After a disagreement about the alternate airport the company had planned for a revenue flight between Osaka Airport, Japan (RJOO) and Shanghai, China (ZSPD), a senior ABX Air captain no longer has his job. Teamsters Local 1224, representing ABX pilots, filed suit July 31 to contest the termination.
The Boeing 767 captain, a 27-year ABX veteran with more than 25 years as a captain, noticed during his preflight planning that the alternate listed on the dispatch release did not match anything in the aircraft’s FMS database. Local 1224 president Dan Wells told AIN, “While ABX procedures allow for the manual entry of waypoints, that procedure applies only to flight in domestic airspace.”
ABX Air allows the customer to choose the alternate it wants, which in this case was not in the FMS database, causing the captain some discomfort. After discussions with dispatch in the U.S., as well as the chief pilot, the 767 captain invoked captain’s authority [FAR 121.537] and insisted that an alternate that could be found in the database be used. The dispatcher and the chief pilot disagreed and chose an alternate that required offloading 14,000 to 16,000 pounds of the customer’s cargo. The 767-200 on the flight in question was capable of carrying a maximum of approximately 90,000 pounds of cargo. Wells told AIN the final weight-and-balance on this flight showed the aircraft departing Osaka approximately 14,000 pounds below maximum takeoff weight.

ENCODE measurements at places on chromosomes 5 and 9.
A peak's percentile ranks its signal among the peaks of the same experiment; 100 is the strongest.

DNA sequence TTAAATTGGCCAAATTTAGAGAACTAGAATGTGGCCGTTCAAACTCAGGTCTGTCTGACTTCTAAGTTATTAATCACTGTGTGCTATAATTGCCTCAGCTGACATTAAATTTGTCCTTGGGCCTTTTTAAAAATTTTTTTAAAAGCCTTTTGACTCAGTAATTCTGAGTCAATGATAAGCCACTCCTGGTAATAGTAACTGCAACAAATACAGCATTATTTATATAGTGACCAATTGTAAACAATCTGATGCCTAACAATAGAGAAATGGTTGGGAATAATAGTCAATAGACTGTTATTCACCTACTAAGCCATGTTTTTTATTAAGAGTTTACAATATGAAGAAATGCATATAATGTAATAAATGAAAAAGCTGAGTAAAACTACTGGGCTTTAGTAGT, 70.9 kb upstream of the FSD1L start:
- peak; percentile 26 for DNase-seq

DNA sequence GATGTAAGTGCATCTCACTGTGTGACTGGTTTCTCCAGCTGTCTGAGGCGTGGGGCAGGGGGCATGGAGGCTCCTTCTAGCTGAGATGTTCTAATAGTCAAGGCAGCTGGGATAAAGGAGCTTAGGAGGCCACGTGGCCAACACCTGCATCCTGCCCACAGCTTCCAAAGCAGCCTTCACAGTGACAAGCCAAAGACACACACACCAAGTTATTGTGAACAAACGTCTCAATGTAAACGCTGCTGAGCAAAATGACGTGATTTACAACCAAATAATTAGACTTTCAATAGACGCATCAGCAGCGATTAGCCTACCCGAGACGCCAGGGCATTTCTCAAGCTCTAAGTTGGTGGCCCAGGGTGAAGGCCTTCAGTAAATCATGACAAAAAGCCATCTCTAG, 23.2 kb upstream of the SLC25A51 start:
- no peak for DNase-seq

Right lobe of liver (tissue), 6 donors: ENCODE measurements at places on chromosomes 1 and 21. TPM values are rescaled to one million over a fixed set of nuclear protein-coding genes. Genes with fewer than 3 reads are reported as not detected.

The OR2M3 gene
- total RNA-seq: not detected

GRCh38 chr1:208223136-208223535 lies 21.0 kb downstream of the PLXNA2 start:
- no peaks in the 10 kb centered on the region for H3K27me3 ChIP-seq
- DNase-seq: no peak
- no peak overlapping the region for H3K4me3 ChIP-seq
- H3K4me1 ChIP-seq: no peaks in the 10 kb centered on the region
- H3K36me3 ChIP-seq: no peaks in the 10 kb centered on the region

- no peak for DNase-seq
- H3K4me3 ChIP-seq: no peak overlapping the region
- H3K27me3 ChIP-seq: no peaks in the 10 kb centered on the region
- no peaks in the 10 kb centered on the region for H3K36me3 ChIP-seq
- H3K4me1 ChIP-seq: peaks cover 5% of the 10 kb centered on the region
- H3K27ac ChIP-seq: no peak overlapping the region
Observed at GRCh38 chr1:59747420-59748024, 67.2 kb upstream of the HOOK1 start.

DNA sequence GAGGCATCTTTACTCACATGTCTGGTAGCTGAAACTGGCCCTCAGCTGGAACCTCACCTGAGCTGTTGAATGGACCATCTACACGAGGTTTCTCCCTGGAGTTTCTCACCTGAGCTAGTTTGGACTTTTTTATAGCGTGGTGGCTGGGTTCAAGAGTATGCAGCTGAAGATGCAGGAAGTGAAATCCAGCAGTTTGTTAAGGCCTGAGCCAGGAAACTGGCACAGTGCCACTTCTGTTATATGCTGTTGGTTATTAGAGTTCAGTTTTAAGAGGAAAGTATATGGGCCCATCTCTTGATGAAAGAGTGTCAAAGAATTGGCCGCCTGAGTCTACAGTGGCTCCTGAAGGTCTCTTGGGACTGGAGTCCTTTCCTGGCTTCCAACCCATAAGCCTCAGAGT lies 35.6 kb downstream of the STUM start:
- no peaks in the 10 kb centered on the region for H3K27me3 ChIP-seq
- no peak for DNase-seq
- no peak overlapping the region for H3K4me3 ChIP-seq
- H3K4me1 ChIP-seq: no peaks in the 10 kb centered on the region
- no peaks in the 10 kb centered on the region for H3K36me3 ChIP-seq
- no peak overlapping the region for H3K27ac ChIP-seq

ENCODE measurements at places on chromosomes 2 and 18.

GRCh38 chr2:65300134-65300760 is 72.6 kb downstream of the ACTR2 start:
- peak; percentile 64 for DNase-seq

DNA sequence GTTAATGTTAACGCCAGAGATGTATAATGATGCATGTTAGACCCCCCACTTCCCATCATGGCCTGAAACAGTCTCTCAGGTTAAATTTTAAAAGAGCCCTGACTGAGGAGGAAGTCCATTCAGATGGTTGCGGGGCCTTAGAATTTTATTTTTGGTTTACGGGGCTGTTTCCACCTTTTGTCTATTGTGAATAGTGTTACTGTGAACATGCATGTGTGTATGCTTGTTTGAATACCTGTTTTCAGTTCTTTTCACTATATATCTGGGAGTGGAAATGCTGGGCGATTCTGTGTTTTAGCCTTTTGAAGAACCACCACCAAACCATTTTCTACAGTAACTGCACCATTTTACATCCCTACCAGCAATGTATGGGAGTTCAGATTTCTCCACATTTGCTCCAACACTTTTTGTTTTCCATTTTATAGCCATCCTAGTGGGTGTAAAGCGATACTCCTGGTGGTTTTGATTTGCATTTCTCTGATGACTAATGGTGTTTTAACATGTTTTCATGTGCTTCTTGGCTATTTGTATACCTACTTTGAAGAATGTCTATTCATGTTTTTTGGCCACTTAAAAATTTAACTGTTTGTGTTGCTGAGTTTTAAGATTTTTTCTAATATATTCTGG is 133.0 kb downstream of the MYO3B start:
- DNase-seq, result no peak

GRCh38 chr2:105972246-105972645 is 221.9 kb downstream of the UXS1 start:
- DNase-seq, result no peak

Wells also told AIN that while pilots do their best to carry all cargo, “offloading some payload to maintain appropriate safety levels is quite normal.” Part of the 767’s fuel indicating system was also noted as inoperative before takeoff.
Wells said the captain quickly became the focus of ABX disciplinary action and was fired on July 20, for refusing to sign a letter acknowledging the error of his decision not to accept the original alternate airport in the flight plan. During the disciplinary meeting after the event, the captain was told that payload had been bumped, but Wells said the company never offered the pilot or the union any documentation to substantiate that assertion.
ABX management issued a letter to all company pilots last week, before notifying the captain he’d been terminated. The union asserts that this communication was intended to have a chilling effect on captain’s authority. Wells said, “What worries us the most is that the captain was fired for making this decision. Why else would the company send out that letter other than to scare pilots into making the decision [the company would regard as] right in the future?”
“The allegations in the news release sent by Teamsters Local 1224 [about this captain’s firing] are pretty much unfounded. But this is also a personnel issue now and we can’t comment any further on the specifics,” an ABX AIR spokesman told AIN.